When should you not outsource?

Among the outcry about America losing its manufacturing jobs, two iconic companies, prominently featured in recent WSJ and NYT, prove that manufacturing is still possible in the good-ol’-America. One of them is Harley Davidson, the maker of big smooth-riding bikes, the other is Watermark, Brooklyn-based manufacturer of high end bath faucets. Both of them face stiff competition from Asia. Both of them could outsource, but did not. Why?

The answer is, of course, in understanding their strategies and core competencies. Harley is an American legend for more than 100 years. And so is Watermark, boasting its Brooklyn chic design. This is what the customers are willing to pay premium for! Ironically, many of the customers are in Asia. China with its growing highway network is getting a taste of riding, and liking it better on a Harley; the builders and buyers of luxury condos in Shanghai prefer to have unique faucets from Brooklyn. Going through the recession neither of the companies made a move to make their products cheaper. High price together with their “Made in USA” brand are driving demand for them.

It does not mean that companies did not have to trim some fat in their operation. Harley streamlined their production process, cutting workforce by 2000, but at the same time making sure that the remaining 1000 are better trained and flexible enough to perform multiple operations. Their inventory is down and production volume can be adjusted relative to demand. Some clever technology is in use at Watermark as well: 3D printing is used to speed up prototyping and cut lead times.

Now, could they have done the same overseas? Quality and quantity-wise – probably, yes. Would they be able to market their products so well? Probably, no. Interestingly, even Apple has “Designed in California” brand on their product. Had they have to drop it, by how much would they have to reduce their price?!
And since it’s Friday, I can’t help but notice another, rather peculiar, commonality in their day-to-day operations. Both companies routinely submerge their products in the water. That clearly better be done here in the States!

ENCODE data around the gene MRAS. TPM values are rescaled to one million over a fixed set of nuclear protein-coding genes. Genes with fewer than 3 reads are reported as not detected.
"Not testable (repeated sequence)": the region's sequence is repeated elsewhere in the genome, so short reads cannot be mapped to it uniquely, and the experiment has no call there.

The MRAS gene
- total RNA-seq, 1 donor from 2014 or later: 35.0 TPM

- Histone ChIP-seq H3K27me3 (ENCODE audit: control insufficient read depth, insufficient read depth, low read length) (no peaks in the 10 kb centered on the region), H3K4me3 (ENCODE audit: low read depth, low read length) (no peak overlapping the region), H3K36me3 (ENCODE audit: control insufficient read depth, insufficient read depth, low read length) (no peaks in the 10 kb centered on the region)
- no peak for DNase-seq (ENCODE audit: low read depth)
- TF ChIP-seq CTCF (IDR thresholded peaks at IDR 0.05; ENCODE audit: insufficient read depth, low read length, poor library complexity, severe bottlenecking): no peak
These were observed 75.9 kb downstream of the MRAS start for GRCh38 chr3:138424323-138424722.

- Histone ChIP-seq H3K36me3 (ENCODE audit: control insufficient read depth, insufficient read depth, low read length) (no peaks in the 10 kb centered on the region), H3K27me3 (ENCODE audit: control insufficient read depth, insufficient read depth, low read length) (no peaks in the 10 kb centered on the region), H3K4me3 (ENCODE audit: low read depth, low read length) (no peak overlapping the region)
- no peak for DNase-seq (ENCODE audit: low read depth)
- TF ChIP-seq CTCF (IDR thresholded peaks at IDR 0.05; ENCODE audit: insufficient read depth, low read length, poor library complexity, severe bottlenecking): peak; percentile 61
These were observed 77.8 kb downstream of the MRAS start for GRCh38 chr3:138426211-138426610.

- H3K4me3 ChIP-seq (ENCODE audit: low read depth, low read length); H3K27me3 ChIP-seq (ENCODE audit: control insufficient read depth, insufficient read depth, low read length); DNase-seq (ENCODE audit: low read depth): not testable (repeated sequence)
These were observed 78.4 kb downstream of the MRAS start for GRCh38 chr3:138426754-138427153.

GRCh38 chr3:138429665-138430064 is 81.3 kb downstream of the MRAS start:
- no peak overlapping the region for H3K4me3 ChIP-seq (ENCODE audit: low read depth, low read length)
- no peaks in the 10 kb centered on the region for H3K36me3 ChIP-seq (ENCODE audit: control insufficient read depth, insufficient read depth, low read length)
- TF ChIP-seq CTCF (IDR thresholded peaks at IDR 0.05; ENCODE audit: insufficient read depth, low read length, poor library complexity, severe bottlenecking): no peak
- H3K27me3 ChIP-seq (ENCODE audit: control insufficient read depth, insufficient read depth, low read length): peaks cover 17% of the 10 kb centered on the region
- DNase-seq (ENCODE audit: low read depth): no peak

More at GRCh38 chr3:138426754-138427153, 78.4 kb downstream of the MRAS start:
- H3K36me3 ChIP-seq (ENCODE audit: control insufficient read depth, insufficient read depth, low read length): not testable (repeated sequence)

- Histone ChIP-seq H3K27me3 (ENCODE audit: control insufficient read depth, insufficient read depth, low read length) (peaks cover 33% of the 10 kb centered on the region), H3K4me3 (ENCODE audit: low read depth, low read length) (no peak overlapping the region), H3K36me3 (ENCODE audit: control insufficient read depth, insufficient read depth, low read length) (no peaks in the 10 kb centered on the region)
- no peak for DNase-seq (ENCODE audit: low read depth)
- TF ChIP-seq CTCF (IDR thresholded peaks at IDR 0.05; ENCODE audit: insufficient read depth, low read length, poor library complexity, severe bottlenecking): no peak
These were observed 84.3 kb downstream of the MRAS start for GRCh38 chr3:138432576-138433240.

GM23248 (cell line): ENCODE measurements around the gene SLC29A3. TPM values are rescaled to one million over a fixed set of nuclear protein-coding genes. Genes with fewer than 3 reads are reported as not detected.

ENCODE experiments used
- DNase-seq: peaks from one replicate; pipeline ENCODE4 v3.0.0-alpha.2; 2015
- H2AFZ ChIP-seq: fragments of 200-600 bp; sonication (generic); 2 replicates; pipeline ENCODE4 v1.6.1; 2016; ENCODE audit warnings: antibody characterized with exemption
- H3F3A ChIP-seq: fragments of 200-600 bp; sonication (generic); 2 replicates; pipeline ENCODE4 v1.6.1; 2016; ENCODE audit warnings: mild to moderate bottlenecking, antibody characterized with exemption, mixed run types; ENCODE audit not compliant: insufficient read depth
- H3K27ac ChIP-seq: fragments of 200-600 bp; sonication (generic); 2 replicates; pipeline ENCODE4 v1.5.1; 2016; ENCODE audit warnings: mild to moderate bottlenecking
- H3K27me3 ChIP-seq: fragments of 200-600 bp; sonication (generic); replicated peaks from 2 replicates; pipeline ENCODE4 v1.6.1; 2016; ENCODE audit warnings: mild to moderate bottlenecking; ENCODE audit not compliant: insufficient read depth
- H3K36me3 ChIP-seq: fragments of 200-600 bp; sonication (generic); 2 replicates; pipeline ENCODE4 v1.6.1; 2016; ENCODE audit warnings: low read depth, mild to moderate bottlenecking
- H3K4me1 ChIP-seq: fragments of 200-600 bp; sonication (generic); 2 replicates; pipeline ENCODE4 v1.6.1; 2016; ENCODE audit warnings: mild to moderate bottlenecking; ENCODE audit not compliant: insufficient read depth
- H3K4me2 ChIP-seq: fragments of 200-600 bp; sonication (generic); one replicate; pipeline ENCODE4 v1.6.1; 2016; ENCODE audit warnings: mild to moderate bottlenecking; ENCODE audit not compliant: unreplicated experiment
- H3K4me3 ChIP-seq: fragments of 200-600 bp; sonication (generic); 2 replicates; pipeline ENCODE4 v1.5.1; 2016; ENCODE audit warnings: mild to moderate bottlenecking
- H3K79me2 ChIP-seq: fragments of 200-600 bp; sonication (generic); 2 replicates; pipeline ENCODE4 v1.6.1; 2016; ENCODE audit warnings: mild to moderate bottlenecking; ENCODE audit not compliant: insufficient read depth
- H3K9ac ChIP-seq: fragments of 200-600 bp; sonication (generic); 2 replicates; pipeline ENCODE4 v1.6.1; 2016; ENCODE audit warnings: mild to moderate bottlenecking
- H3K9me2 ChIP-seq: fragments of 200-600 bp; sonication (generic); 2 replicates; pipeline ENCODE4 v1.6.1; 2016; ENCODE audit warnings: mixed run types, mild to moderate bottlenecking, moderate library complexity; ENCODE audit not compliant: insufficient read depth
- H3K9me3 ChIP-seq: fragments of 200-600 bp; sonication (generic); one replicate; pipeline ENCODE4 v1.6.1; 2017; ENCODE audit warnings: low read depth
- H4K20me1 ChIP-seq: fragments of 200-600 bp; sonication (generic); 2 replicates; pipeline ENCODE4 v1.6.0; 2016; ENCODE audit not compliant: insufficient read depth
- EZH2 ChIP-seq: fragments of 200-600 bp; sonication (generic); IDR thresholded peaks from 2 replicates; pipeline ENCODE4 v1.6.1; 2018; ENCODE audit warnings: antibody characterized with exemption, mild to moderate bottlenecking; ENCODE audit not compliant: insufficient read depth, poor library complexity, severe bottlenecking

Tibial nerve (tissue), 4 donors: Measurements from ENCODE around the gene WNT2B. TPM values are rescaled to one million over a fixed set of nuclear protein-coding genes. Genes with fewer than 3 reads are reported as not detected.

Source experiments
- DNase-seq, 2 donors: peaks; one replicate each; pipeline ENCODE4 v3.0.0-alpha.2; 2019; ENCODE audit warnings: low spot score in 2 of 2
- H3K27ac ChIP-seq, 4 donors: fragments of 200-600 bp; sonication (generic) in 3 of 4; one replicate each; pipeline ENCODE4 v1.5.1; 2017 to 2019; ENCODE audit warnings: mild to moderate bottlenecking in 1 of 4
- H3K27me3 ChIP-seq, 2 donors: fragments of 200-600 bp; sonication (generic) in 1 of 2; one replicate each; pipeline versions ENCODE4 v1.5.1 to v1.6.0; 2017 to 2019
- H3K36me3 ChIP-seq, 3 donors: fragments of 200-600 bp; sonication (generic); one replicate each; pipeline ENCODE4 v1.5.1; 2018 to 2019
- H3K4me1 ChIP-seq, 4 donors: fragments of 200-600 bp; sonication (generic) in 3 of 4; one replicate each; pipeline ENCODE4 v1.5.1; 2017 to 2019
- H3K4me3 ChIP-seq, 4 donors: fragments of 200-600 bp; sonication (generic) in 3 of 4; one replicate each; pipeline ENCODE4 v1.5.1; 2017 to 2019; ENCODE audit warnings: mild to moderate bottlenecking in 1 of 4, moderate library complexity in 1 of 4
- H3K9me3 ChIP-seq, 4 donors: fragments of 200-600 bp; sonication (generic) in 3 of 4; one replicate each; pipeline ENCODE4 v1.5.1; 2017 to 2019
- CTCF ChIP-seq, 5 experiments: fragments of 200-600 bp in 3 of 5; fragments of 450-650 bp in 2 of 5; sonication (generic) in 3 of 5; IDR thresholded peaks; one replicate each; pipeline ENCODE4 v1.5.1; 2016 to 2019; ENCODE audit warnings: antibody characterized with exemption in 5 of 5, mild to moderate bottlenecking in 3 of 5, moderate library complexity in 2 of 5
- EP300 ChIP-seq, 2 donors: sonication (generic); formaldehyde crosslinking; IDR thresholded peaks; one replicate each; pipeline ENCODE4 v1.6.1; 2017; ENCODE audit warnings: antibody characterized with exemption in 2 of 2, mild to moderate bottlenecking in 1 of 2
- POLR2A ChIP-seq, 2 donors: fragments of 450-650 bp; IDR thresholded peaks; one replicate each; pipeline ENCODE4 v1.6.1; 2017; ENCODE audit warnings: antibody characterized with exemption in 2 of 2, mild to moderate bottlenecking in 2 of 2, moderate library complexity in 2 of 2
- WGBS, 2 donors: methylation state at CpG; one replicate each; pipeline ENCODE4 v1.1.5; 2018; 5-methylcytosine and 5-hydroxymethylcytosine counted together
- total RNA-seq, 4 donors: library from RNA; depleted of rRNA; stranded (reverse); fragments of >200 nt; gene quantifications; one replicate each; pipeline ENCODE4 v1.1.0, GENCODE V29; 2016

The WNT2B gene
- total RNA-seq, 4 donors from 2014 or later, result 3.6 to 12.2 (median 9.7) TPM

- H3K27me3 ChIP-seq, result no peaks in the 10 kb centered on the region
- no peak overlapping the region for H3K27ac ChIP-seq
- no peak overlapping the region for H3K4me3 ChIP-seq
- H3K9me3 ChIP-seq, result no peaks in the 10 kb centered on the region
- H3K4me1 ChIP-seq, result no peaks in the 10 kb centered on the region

How to counter demand variability?

Very timely comes this article about the Beer game and our favorite trillion-dollar-company-to-be Apple. The Beer game is a board game where the idea is to simulate a (beer) supply chain. It seems pretty simple – in order to fulfill the end demand retailers have to order inventory from wholesalers, wholesalers – from distributors, and distributors from factory, that produces beer. Each level has to decide how much to order or produce based on their demand. Things can get out of whack pretty quickly – a small increase in end consumer demand usually leads to inventory shortage at the retail level and that drives up the ordering quantity. Wholesalers facing increased demand, also start having backlog and increase order sizes even more. When the demand hits the factory, it has to produce crazy amounts to satisfy it…

All of this is the classical Bullwhip effect… One of the reason for it is the delay between the moment when the order is placed and when it is delivered. If the delay is shorter, supply will be matched with demand quicker and inventories will be reduced. How is this all related to Apple? Continue reading

Jobs creation in the Apple ecosystem

Being the largest public company it is hard to avoid scrutiny of business decisions. The story has begun a couple of months ago with the series of articles about work conditions at the Apple contract manufacturers in China and the impact of Apple’s outsourcing on the US economy. So here comes another batch of numbers related to the Apple’s jobs creation, this time from Apple itself.

Continue reading